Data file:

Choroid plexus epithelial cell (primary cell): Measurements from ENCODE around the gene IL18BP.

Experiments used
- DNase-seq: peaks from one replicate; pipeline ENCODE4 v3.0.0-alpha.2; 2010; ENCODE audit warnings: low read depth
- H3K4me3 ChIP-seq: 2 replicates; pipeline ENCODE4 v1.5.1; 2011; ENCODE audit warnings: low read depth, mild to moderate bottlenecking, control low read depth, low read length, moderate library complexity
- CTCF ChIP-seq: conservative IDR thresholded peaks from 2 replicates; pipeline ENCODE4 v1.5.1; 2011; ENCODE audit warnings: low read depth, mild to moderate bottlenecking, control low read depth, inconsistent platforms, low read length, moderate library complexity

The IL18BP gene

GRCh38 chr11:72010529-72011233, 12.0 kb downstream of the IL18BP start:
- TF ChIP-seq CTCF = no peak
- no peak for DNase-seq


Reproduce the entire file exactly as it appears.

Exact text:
Choroid plexus epithelial cell (primary cell): Measurements from ENCODE around the gene IL18BP.

Experiments used
- DNase-seq: peaks from one replicate; pipeline ENCODE4 v3.0.0-alpha.2; 2010; ENCODE audit warnings: low read depth
- H3K4me3 ChIP-seq: 2 replicates; pipeline ENCODE4 v1.5.1; 2011; ENCODE audit warnings: low read depth, mild to moderate bottlenecking, control low read depth, low read length, moderate library complexity
- CTCF ChIP-seq: conservative IDR thresholded peaks from 2 replicates; pipeline ENCODE4 v1.5.1; 2011; ENCODE audit warnings: low read depth, mild to moderate bottlenecking, control low read depth, inconsistent platforms, low read length, moderate library complexity

The IL18BP gene

GRCh38 chr11:72010529-72011233, 12.0 kb downstream of the IL18BP start:
- TF ChIP-seq CTCF = no peak
- no peak for DNase-seq